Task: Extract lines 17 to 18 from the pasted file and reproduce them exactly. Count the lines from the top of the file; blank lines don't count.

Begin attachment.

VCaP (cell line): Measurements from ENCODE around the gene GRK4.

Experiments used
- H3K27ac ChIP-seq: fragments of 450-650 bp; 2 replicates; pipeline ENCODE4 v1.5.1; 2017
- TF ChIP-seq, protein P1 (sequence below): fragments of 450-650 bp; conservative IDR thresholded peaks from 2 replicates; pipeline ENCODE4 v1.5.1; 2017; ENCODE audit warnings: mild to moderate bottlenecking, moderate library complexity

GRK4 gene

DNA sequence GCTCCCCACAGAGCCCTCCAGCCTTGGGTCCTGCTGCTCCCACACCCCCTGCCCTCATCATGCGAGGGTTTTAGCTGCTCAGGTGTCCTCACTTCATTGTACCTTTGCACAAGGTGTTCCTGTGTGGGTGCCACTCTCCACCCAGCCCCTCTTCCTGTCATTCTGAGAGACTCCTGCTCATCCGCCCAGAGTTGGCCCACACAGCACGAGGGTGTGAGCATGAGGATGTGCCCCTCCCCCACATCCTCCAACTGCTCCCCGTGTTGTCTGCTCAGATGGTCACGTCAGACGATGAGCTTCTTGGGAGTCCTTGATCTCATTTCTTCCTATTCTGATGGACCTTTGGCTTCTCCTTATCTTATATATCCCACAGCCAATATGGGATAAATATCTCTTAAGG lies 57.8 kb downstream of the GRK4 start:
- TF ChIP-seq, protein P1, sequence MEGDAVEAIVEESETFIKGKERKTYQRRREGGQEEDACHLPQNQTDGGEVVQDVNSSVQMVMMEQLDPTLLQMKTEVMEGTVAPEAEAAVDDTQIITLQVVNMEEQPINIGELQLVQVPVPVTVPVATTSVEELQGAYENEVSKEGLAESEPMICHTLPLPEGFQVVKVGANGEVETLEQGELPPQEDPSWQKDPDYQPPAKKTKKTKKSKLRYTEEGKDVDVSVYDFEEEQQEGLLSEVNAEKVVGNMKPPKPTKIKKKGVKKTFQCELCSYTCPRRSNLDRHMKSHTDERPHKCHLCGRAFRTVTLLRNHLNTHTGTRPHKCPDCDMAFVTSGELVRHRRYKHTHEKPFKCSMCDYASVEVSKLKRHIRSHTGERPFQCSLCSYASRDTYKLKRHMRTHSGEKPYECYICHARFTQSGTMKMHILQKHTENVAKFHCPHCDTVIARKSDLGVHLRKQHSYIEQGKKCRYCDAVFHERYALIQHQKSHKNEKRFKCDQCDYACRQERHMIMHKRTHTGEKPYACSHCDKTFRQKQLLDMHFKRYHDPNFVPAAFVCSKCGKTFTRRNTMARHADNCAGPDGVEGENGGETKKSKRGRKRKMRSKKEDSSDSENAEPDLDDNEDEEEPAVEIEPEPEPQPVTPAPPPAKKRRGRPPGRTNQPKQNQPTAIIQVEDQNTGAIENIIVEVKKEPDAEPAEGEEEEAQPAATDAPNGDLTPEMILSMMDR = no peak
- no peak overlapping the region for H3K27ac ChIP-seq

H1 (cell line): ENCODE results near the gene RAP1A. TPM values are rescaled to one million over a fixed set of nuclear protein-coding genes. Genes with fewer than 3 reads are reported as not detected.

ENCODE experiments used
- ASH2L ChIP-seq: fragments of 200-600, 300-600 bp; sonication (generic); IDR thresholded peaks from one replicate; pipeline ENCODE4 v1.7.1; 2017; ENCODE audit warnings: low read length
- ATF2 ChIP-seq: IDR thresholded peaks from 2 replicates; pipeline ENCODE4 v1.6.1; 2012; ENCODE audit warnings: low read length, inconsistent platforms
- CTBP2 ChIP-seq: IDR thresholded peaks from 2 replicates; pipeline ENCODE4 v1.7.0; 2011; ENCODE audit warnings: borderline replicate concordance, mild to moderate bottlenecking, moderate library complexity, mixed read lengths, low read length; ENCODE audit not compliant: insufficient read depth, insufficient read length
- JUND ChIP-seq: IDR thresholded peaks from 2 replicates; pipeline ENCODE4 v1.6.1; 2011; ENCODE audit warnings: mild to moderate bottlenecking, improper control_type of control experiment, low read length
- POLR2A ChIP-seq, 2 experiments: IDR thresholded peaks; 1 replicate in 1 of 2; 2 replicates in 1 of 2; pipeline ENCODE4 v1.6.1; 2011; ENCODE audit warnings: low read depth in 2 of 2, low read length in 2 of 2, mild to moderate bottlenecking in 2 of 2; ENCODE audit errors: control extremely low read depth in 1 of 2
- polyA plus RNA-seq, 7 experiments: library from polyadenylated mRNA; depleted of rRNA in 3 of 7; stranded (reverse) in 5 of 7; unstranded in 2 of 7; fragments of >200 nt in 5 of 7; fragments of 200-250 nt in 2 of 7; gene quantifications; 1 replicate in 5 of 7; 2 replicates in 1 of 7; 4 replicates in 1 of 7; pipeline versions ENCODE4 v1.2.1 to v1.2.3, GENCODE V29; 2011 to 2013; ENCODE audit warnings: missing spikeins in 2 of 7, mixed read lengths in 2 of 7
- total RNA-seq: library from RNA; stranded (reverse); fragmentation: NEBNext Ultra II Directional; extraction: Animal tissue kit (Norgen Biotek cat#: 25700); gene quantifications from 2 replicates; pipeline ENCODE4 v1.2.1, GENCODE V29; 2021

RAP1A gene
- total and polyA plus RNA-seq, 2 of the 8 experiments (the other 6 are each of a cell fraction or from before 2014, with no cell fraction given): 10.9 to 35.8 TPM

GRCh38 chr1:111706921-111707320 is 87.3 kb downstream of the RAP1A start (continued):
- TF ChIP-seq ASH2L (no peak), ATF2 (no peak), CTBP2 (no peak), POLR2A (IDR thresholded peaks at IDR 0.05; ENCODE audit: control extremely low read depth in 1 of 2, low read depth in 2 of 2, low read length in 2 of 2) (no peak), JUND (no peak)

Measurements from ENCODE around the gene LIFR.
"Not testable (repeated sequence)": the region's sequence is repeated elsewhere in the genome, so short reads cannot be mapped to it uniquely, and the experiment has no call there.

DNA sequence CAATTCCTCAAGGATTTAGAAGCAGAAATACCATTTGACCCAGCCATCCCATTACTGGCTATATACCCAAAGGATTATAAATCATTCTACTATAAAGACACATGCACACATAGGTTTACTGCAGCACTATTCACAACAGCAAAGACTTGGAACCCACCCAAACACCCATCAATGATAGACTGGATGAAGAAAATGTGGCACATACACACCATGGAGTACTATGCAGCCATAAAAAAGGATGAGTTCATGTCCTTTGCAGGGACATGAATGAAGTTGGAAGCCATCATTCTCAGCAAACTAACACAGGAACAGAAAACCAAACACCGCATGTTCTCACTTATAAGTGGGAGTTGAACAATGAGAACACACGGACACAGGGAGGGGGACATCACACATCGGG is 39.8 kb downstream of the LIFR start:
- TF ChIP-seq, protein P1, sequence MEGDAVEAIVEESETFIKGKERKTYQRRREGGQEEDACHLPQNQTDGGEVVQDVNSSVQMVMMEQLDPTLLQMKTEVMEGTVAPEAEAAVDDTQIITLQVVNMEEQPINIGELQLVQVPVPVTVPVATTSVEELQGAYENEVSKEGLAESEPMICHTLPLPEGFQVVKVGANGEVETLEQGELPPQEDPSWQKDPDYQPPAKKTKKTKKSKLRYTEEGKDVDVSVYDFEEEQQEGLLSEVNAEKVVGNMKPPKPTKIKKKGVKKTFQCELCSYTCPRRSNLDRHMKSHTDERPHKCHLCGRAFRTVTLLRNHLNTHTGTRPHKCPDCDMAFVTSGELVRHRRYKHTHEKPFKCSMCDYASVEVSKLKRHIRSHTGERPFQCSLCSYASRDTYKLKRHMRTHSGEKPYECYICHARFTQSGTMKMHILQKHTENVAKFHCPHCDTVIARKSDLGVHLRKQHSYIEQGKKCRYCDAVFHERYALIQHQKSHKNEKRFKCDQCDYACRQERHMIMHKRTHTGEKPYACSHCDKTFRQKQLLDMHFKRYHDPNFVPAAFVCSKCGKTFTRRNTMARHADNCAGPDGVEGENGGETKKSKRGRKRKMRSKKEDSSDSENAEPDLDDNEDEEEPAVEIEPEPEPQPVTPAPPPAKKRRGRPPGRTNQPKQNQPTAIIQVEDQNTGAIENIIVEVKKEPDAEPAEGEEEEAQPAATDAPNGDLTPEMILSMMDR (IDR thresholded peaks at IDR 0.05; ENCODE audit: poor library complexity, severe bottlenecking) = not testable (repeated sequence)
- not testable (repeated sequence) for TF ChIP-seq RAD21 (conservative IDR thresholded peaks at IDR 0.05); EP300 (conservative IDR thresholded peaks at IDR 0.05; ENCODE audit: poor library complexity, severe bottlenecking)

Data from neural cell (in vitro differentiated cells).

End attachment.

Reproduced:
- total RNA-seq: library from RNA; stranded (reverse); fragmentation: NEBNext Ultra II Directional; extraction: Animal tissue kit (Norgen Biotek cat#: 25700); gene quantifications from 2 replicates; pipeline ENCODE4 v1.2.1, GENCODE V29; 2021

RAP1A gene